Tips and advice on how to practice good Broadway theatre etiquette and appropriate manners when attending a show at a Broadway theater
Some Broadway theater newcomers aren't sure what the proper behavior and Broadway theatre etiquette is when attending a Broadway play or musical. Common questions that Broadway first-timers ask are: What is the appropriate attire for the theater? Are refreshments available at the theater? When do I applaud during the performance?
Those are all good questions, but there are also other important questions that most Broadway visitors don't think to ask, many of which are related to how to behave (and how not to behave) during the show so as to better enjoy the performance and to allow the rest of the people in the audience to enjoy it as well.
Sitting in a Broadway show is not like being at a movie theater - it's usually much more quiet, so you have to be more careful not to make noise. The performers who are entertaining you are doing so live and in person, so it's important to be respectful to them as well.
Because many first-time Broadway theater attendees - and, frankly, many regular theatergoers who should really know better by now - aren't exactly sure what the proper Broadway theatre etiquette and behavior is, we have created a primer on the Do's and Don'ts (mostly the latter) of Broadway theatre etiquette when attending a live performance.
1. Turn Off Your Cell Phone
Somehow the most obvious rule of good Broadway theatre etiquette is still the most often disregarded. Turn it off, people. Turn. It. Off. And, no, putting your cell phone on vibrate isn't good enough - the people next to you can hear that weird buzzing sound, too.
2. Don't Send Text Messages During the Show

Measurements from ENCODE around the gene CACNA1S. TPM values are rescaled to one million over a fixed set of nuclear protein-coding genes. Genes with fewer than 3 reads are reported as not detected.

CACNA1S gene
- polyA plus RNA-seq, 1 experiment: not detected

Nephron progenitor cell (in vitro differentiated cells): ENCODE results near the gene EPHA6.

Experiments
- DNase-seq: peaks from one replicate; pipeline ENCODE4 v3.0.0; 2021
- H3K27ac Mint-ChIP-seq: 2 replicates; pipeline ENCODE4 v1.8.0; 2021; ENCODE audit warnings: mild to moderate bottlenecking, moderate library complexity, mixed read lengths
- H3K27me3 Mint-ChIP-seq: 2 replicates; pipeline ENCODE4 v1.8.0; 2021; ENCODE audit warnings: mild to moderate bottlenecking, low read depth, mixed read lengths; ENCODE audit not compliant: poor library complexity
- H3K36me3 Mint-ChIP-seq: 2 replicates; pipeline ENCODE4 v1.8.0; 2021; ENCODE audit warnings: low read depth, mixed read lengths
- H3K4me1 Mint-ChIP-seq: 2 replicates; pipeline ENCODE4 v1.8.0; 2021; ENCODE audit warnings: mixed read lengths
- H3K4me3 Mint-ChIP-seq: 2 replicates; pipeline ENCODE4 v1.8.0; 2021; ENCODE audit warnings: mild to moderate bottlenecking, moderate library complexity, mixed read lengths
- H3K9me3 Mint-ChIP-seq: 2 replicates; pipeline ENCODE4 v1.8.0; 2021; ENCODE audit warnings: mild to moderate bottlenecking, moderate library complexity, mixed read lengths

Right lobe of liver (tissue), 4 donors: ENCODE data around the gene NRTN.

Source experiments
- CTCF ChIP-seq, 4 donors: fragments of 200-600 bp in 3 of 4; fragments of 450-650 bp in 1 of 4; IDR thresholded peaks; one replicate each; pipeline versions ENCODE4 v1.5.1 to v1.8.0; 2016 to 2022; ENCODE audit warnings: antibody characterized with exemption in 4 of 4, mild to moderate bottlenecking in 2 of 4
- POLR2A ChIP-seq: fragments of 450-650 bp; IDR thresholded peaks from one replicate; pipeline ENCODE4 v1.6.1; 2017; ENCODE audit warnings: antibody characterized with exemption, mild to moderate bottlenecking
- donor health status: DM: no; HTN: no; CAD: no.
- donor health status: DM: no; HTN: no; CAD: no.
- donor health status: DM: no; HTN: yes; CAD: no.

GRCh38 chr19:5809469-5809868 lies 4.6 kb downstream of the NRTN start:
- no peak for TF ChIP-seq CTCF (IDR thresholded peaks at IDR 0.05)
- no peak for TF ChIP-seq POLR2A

You may think you're being all incognito, but in a darkened theater, the light from your cell phone screen is incredibly distracting to those around you. And why do you still have your phone on anyway? We just told you to turn it off!
3. Eat Your Dinner Before the Show, Not DURING It
This isn't the movies. Munching on candy and chips during a live Broadway performance is annoying to your neighbors. Bringing hamburgers and buckets of KFC (oh, yes, we've seen people do it) is an outrage. If you're absolutely starving (after all, nobody wants to hear your stomach growling either), then a little quiet snacking on something fairly unobtrusive like M&Ms is acceptable. But it's still better if you avoid eating altogether during the show and get your treats in the lobby during the intermission instead.
4. If You Have To Cough, Cover Your Mouth
In this age of diseases-of-the-week from SARS to swine flu, there is nothing more bone-chilling to a Broadway theatergoer than the sound of a nearby cough and an accompanying gust of air. Yuck. Coughing is inevitable, but failure to cover your mouth is unforgivable, so try to keep kleenex or a handkerchief on hand. And if you have a cold, be sure to bring some lozenges with you.
5. Unwrap Cough Drops and Candies in Advance
If you anticipate any coughing fits during the show, be sure to unwrap your lozenges before the performance starts and have them at the ready. That crinkling sound is like nails on a chalkboard during a quiet play. And, no, unwrapping it S-L-O-W-L-Y does not help the situation ... it's much, much worse.
6. Don't Be A Disruptive Miss Manners
Sure, it's irritating when someone's cell phone goes off, but what's even worse is when the brief breach of Broadway theatre etiquette is followed by a series of overreactions from other audience members. Annoyed "Tsks," "Hmphs," hisses, snarls, and shouts of "Turn it off!" along with scandalized glares can be just as distracting as the original disruption.
7. Don't Talk During the Show
A quick whisper to your neighbor, or an audible reaction to something interesting that happens on stage is fine (this is the live theater, not the morgue), but keep conversations to the intermission and after the show. Nobody needs to hear your theories on what the next plot twist will be, and please refrain from asking your companion to explain to you what was just said onstage. By the time he or she explains it to you, you'll have both missed something else important.